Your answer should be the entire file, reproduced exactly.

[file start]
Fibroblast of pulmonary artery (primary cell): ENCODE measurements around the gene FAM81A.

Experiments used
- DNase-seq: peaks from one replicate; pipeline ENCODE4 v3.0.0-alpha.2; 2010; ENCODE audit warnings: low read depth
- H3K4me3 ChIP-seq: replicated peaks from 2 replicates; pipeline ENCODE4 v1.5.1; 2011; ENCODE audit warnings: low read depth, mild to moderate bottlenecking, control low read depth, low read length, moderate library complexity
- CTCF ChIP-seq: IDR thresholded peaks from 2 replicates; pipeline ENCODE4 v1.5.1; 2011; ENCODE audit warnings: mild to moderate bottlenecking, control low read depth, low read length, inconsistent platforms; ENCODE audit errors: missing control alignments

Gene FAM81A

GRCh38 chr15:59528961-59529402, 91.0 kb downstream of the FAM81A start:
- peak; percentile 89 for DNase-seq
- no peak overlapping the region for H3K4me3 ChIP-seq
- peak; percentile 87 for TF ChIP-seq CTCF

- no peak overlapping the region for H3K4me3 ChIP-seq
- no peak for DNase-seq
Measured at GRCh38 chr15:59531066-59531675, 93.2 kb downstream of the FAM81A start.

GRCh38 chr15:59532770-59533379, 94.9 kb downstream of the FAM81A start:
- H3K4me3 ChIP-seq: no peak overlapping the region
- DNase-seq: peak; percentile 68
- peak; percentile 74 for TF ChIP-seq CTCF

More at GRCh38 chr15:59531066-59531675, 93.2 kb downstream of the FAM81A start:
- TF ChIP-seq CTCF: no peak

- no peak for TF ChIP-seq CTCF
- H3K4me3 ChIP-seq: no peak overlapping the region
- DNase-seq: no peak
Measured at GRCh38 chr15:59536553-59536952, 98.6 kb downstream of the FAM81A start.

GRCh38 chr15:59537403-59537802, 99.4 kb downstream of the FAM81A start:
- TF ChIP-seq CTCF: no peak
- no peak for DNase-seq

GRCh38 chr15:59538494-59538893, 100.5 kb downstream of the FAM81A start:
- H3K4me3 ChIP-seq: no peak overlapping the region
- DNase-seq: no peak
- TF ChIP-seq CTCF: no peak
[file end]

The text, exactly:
Fibroblast of pulmonary artery (primary cell): ENCODE measurements around the gene FAM81A.

Experiments used
- DNase-seq: peaks from one replicate; pipeline ENCODE4 v3.0.0-alpha.2; 2010; ENCODE audit warnings: low read depth
- H3K4me3 ChIP-seq: replicated peaks from 2 replicates; pipeline ENCODE4 v1.5.1; 2011; ENCODE audit warnings: low read depth, mild to moderate bottlenecking, control low read depth, low read length, moderate library complexity
- CTCF ChIP-seq: IDR thresholded peaks from 2 replicates; pipeline ENCODE4 v1.5.1; 2011; ENCODE audit warnings: mild to moderate bottlenecking, control low read depth, low read length, inconsistent platforms; ENCODE audit errors: missing control alignments

Gene FAM81A

GRCh38 chr15:59528961-59529402, 91.0 kb downstream of the FAM81A start:
- peak; percentile 89 for DNase-seq
- no peak overlapping the region for H3K4me3 ChIP-seq
- peak; percentile 87 for TF ChIP-seq CTCF

- no peak overlapping the region for H3K4me3 ChIP-seq
- no peak for DNase-seq
Measured at GRCh38 chr15:59531066-59531675, 93.2 kb downstream of the FAM81A start.

GRCh38 chr15:59532770-59533379, 94.9 kb downstream of the FAM81A start:
- H3K4me3 ChIP-seq: no peak overlapping the region
- DNase-seq: peak; percentile 68
- peak; percentile 74 for TF ChIP-seq CTCF

More at GRCh38 chr15:59531066-59531675, 93.2 kb downstream of the FAM81A start:
- TF ChIP-seq CTCF: no peak

- no peak for TF ChIP-seq CTCF
- H3K4me3 ChIP-seq: no peak overlapping the region
- DNase-seq: no peak
Measured at GRCh38 chr15:59536553-59536952, 98.6 kb downstream of the FAM81A start.

GRCh38 chr15:59537403-59537802, 99.4 kb downstream of the FAM81A start:
- TF ChIP-seq CTCF: no peak
- no peak for DNase-seq

GRCh38 chr15:59538494-59538893, 100.5 kb downstream of the FAM81A start:
- H3K4me3 ChIP-seq: no peak overlapping the region
- DNase-seq: no peak
- TF ChIP-seq CTCF: no peak